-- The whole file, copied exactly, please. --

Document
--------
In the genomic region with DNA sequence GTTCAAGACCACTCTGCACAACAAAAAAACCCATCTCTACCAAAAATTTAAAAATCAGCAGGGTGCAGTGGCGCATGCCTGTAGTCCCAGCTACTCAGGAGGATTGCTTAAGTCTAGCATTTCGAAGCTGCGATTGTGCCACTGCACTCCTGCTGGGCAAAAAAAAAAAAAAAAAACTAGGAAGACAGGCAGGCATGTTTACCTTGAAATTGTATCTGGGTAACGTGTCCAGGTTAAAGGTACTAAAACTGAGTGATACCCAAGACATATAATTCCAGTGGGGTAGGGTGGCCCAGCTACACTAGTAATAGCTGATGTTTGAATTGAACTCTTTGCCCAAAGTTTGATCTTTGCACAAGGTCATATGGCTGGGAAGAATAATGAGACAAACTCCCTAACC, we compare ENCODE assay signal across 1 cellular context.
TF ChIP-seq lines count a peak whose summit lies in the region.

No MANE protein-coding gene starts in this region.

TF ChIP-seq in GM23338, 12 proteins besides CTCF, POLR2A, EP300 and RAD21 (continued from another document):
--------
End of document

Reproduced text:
In the genomic region with DNA sequence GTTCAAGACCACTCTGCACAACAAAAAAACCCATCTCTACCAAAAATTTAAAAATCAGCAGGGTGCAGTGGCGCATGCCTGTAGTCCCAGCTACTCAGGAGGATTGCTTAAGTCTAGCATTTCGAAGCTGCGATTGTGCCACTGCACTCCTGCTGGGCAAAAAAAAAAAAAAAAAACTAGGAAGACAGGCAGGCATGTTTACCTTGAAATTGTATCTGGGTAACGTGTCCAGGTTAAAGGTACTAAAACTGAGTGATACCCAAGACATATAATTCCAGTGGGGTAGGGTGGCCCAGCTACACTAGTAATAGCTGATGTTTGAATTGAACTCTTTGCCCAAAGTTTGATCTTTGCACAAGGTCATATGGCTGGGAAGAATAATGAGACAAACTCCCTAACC, we compare ENCODE assay signal across 1 cellular context.
TF ChIP-seq lines count a peak whose summit lies in the region.

No MANE protein-coding gene starts in this region.

TF ChIP-seq in GM23338, 12 proteins besides CTCF, POLR2A, EP300 and RAD21 (continued from another document):